Foo Fighters' Case Against Lloyd's of London Dismissed
A court filing dated Oct. 7 and signed by U.S. District Judge Manuel L. Real in Los Angeles ordered a dismissal with prejudice of the two-part complaint, which had pitted the band against multiple defendants, including several Lloyd’s of London insurers and brokerage firm Robertson Taylor. Because it was dismissed with prejudice, the Foos are barred from re-filing the case on the same claim. Terms were not disclosed.
In its original filing, dated June 13, the Foos had accused the defendants of colluding to reduce payments after the band was forced to cancel several shows when Grohl broke his leg in June 2015 during a show in Gothenberg, Sweden. While Grohl’s injury resulted in seven cancellations, the band’s complaint pertains to only three of them: two at London’s Wembley Stadium and a third at BT Murrayfield Stadium in Edinburgh, Scotland.
"After paying certain amounts owed under the Cancellation Policy for four of the canceled performances, [the insurers] began searching for ways to limit their payment obligations on the other three performances, including the two Wembley Stadium shows, which represented the largest potential gross income" for the band's tour, the original complaint reads.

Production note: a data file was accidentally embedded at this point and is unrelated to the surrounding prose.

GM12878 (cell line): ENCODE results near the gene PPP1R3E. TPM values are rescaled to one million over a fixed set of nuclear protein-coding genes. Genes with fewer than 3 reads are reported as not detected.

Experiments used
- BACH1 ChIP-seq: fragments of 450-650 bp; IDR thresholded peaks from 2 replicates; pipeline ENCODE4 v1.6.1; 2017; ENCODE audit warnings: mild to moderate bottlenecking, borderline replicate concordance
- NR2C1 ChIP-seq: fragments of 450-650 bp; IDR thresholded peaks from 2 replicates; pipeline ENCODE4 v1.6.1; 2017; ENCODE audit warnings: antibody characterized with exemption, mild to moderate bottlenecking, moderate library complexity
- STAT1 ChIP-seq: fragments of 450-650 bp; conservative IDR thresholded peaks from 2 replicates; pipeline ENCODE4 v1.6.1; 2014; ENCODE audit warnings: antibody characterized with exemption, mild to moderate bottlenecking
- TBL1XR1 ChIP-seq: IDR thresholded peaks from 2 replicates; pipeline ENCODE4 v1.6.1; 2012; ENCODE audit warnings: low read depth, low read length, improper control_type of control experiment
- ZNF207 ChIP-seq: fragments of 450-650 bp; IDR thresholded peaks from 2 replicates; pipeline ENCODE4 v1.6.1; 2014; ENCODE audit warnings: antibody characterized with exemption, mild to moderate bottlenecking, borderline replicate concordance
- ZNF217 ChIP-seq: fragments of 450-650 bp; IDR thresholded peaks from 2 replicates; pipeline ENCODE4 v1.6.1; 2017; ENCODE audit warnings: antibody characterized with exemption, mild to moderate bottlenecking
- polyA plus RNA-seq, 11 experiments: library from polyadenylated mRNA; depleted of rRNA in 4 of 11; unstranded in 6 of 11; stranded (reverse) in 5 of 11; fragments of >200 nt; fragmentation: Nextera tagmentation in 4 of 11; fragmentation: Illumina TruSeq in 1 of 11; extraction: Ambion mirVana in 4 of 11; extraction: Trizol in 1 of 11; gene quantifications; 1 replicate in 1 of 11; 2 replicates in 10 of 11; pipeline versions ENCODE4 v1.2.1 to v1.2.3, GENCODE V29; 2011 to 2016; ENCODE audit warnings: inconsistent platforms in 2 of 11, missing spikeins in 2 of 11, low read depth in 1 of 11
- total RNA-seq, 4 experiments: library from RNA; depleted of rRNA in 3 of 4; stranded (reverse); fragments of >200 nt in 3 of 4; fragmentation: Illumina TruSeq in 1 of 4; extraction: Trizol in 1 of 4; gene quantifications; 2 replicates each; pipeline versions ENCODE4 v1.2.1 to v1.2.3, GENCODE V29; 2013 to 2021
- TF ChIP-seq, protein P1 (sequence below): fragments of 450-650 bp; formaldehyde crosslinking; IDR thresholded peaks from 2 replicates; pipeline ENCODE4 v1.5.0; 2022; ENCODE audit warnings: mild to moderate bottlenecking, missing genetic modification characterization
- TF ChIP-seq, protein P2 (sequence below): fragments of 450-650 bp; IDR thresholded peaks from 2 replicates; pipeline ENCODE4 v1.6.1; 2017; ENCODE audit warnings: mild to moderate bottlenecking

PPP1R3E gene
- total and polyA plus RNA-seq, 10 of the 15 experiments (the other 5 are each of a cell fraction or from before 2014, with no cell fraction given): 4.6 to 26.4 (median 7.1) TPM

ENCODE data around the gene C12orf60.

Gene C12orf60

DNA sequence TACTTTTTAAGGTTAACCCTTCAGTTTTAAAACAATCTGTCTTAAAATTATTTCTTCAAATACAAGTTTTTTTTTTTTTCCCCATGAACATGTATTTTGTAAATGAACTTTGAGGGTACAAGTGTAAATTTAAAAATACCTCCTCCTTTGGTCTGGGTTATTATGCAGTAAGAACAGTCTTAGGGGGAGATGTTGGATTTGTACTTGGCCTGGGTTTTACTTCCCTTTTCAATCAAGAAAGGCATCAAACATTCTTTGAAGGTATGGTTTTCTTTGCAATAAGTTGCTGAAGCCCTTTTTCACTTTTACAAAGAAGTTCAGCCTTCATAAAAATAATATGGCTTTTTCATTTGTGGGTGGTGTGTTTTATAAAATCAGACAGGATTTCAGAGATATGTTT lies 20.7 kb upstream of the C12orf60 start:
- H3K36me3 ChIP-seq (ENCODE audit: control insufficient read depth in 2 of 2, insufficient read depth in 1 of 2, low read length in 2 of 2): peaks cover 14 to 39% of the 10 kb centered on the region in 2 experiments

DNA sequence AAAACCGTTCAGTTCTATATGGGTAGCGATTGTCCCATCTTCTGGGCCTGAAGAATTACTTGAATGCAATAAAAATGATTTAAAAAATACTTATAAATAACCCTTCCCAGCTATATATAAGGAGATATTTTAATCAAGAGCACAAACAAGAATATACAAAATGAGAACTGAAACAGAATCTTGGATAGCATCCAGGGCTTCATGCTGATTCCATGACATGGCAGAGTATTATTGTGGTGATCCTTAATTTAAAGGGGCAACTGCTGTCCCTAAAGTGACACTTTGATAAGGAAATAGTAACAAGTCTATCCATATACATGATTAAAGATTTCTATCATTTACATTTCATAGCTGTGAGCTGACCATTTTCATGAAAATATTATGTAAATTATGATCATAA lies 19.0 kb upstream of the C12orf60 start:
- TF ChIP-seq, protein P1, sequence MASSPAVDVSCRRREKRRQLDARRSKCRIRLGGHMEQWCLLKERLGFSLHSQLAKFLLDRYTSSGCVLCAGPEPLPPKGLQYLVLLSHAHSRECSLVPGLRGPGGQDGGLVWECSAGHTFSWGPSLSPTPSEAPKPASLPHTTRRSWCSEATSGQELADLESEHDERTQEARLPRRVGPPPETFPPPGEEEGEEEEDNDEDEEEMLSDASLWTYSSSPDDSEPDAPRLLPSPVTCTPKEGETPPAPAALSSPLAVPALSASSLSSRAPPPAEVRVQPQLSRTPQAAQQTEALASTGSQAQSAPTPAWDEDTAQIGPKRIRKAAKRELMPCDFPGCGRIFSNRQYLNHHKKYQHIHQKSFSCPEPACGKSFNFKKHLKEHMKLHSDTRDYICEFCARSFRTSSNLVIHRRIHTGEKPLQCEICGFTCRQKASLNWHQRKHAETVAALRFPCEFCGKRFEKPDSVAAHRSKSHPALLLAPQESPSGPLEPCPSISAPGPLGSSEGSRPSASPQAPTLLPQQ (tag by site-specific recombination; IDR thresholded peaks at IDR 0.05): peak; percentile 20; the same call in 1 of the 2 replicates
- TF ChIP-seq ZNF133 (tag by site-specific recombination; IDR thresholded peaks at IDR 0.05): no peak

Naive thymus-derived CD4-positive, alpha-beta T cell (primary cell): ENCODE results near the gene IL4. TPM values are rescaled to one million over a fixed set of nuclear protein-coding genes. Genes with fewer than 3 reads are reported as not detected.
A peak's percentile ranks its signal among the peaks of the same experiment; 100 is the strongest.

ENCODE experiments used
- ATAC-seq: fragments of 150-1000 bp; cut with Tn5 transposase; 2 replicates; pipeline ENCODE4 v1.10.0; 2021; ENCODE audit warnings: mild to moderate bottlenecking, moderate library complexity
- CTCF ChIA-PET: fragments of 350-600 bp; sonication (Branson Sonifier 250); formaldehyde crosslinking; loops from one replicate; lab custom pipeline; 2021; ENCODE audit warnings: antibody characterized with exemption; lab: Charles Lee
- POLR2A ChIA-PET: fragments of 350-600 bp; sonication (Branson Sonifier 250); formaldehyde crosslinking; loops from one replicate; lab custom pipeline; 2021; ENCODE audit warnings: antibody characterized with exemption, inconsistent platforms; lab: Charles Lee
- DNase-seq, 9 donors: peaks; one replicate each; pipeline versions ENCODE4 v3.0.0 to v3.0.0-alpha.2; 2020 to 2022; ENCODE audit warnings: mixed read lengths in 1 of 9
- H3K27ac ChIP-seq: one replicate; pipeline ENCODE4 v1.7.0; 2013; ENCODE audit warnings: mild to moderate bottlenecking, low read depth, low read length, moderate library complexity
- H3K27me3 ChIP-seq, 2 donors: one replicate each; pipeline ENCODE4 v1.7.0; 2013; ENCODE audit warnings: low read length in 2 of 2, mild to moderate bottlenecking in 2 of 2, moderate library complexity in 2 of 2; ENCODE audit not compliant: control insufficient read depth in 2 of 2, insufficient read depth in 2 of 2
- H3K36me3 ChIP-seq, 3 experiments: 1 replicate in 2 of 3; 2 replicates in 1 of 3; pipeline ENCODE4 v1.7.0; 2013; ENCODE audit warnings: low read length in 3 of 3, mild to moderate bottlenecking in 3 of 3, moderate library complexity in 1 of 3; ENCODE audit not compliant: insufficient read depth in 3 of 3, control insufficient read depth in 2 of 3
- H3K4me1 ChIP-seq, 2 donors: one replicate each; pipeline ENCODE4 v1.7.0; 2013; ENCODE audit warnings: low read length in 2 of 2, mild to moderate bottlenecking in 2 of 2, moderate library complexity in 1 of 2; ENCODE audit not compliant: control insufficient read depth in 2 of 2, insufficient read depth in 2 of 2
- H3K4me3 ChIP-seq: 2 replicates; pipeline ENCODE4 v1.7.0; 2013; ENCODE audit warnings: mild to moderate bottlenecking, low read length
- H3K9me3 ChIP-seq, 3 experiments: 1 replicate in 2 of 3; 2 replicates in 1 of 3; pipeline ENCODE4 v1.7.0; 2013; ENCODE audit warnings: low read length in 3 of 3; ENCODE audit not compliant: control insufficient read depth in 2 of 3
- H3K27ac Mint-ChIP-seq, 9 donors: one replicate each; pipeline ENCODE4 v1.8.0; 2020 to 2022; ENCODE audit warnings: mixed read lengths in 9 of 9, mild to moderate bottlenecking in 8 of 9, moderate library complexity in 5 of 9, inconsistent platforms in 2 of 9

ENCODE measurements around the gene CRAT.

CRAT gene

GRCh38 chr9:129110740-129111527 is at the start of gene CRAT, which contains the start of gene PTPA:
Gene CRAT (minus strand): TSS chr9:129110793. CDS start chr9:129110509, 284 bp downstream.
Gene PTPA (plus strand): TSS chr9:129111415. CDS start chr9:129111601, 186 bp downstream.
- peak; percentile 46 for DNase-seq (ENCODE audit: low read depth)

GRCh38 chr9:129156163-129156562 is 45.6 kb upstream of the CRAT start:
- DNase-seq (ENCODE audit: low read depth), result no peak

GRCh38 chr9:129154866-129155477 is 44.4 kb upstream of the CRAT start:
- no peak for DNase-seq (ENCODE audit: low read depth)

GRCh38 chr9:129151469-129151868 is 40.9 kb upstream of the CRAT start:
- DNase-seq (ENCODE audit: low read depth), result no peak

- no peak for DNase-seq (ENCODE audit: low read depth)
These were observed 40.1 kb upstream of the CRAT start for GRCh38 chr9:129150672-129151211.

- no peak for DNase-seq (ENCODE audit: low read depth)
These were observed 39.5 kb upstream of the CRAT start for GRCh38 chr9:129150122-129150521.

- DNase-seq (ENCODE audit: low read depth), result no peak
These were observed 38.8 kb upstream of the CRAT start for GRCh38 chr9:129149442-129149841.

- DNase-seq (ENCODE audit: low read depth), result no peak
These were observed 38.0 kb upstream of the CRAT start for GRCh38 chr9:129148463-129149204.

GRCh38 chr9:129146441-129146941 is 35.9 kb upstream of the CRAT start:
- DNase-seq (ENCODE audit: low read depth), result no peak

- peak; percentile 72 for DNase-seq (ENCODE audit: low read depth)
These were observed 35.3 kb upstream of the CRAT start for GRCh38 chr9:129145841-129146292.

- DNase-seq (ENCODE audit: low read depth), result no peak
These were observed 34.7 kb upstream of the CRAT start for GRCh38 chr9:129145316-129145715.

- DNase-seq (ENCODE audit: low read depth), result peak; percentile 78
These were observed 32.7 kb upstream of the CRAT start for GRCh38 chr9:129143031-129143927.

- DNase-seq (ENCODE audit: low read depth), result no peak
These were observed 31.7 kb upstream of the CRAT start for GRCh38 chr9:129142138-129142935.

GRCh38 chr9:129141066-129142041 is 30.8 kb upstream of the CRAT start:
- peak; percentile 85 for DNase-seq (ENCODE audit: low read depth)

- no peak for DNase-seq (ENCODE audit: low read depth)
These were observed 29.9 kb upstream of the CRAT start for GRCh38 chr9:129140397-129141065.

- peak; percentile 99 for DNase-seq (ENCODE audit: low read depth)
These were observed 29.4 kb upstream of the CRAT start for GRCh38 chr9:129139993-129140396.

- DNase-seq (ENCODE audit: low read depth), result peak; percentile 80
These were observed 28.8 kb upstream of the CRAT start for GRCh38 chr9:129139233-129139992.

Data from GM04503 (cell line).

The band believed that because they added those three shows to a revised tour -- the one in which Grohl performed on his self-designed "throne" -- the insurers attempted to recharacterize them as "rescheduled," a distinction that would dramatically reduce the amount owed.
The second part of the Foos' complaint dealt with four shows canceled in the wake of last November’s terrorist attacks in Paris -- the first scheduled in Turin, Italy the day after the Paris attack, and the same day the band's website was hacked with a pro-ISIS message. Shows were also canceled in Barcelona, Paris and Lyon.
"Foo Fighters reasonably expected that the Terrorism Policy would provide them coverage for the four November 2015 performances, which were necessarily canceled as a direct result of terrorism," the complaint reads, later adding that insurers had not offered to pay a "single penny" of the band’s terrorism-related coverage claim.